DPC Detail - New Extension To Solid Wall

Discussion in 'Builders' Talk' started by AnotherDIYer, Jun 12, 2019.

  1. AnotherDIYer

    AnotherDIYer New Member

    Hi all,

    I'm undertaking a fairly ambitious project (For me, anyway) and DIY building an extension. When the first BCO came around we had a chat and he told me "not to worry" about vertical DPC's. At the time I thought that was an easy win, but now I'm about to start laying I'm getting a bit nervous/paranoid.

    Situation is:

    Existing House: Solid brick, double skin wall. Standard slate DPC, then a normal course of bricks, then another course with injected damp proofing. We fully renovated the house several years ago and have had no issues with damp.

    New extension: Conventional cavity wall, tied in using wall starters. FFL is between the slate and injected dpc:

    https://imgur.com/1cNer8K

    (Ignore the ground level being too high there, it'll get sorted)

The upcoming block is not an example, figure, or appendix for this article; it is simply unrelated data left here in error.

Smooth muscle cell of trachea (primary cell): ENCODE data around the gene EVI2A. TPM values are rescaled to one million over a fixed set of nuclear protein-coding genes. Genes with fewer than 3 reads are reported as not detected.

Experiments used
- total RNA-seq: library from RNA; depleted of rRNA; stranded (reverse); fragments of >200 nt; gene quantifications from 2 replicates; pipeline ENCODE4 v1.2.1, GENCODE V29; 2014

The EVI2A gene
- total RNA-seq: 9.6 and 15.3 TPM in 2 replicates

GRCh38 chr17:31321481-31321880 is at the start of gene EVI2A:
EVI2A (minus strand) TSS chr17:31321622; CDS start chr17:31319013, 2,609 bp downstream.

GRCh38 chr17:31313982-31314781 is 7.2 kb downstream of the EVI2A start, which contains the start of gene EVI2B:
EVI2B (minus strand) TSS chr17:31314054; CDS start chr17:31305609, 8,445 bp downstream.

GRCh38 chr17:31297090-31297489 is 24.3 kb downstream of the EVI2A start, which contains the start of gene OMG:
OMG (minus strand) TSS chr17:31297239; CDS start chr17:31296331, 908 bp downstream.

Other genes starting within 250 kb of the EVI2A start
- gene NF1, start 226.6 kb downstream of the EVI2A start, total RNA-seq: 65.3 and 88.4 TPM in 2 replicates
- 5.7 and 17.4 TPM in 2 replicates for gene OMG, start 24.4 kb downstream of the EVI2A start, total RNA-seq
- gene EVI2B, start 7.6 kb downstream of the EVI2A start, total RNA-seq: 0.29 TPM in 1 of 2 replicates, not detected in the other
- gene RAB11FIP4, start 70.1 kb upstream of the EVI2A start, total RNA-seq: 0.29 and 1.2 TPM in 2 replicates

So my new DPC is going to be in the same place as the FFL - what do I need to do to ensure there's no DPC bridging here? Am I worrying over nothing?
     
  2. Joe the Plumber

    Joe the Plumber Active Member

    As the "injected DPC" is snake oil flogged by cowboys from covered wagons and won't actually be doing anything, I'd ignore it and just make sure you aren't breaching the slate one that does actually do something. But the ground shouldn't have lots of water sitting in it in any case. If it has, there's a problem with a leak (or other water source) somewhere.

    With any damp problem, locate and resolve the source of the water and the damp will magically go away. Yours (I'm guessing here of course) might well have been caused by rain water trapped behind that stucco.
     
  3. AnotherDIYer

    AnotherDIYer New Member

    Agreed! So what's the best way to ensure I don't bridge the slate DPC when I'm building my new wall against it?
     
  4. Joe the Plumber

    Joe the Plumber Active Member

    I'd suggest cutting the edge of your wall's new damp proof membrane into the slate course.
     

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